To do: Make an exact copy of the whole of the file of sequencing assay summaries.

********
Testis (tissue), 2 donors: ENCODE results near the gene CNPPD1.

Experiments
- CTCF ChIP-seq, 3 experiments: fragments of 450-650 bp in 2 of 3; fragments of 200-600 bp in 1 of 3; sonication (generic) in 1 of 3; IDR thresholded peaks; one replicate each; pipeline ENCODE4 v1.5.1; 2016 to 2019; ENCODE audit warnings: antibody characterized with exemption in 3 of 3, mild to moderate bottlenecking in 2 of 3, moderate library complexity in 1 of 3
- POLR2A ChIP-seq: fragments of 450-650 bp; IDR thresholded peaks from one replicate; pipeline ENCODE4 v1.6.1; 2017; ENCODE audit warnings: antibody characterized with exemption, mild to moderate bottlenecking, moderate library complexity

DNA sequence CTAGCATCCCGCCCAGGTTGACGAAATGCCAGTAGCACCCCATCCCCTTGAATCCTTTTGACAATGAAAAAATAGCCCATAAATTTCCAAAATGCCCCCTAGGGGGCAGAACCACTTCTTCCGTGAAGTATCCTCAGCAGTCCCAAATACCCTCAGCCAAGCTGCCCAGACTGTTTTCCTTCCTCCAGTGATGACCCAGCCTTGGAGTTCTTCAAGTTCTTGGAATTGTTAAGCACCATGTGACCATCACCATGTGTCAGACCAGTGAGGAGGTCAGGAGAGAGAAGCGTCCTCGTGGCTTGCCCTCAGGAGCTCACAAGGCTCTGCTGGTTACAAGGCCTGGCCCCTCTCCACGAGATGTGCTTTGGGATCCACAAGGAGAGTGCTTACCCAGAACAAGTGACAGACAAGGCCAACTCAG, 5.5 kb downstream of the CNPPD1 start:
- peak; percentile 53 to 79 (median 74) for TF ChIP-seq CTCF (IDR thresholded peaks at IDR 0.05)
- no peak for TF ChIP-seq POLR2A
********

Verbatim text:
Testis (tissue), 2 donors: ENCODE results near the gene CNPPD1.

Experiments
- CTCF ChIP-seq, 3 experiments: fragments of 450-650 bp in 2 of 3; fragments of 200-600 bp in 1 of 3; sonication (generic) in 1 of 3; IDR thresholded peaks; one replicate each; pipeline ENCODE4 v1.5.1; 2016 to 2019; ENCODE audit warnings: antibody characterized with exemption in 3 of 3, mild to moderate bottlenecking in 2 of 3, moderate library complexity in 1 of 3
- POLR2A ChIP-seq: fragments of 450-650 bp; IDR thresholded peaks from one replicate; pipeline ENCODE4 v1.6.1; 2017; ENCODE audit warnings: antibody characterized with exemption, mild to moderate bottlenecking, moderate library complexity

DNA sequence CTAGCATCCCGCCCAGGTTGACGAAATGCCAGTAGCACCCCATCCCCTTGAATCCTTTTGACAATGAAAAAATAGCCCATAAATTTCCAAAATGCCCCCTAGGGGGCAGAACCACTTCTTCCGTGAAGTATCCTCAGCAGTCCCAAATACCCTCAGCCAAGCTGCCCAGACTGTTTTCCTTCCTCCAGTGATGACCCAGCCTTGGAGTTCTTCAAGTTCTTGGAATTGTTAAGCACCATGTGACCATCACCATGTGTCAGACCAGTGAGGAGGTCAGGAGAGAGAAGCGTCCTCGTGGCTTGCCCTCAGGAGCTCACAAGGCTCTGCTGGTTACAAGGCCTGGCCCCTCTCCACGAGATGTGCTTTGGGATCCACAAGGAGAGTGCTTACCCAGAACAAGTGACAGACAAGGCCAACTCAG, 5.5 kb downstream of the CNPPD1 start:
- peak; percentile 53 to 79 (median 74) for TF ChIP-seq CTCF (IDR thresholded peaks at IDR 0.05)
- no peak for TF ChIP-seq POLR2A